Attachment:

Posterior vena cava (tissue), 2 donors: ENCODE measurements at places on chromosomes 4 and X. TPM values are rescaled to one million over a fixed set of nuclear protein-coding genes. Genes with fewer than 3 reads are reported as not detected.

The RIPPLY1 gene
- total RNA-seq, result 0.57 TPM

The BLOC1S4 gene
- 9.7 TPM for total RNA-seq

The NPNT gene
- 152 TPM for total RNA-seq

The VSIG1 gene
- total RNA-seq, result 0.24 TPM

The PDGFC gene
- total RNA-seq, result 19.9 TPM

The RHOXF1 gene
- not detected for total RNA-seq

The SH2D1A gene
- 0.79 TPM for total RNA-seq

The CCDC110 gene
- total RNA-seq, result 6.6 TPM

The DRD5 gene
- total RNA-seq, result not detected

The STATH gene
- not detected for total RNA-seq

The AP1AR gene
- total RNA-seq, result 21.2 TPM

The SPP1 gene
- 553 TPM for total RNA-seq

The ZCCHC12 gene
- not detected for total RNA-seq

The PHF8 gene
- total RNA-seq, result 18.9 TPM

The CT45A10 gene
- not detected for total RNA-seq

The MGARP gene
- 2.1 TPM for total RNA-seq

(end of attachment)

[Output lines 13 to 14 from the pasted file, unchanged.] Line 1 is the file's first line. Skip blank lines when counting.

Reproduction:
- not detected for total RNA-seq

The SH2D1A gene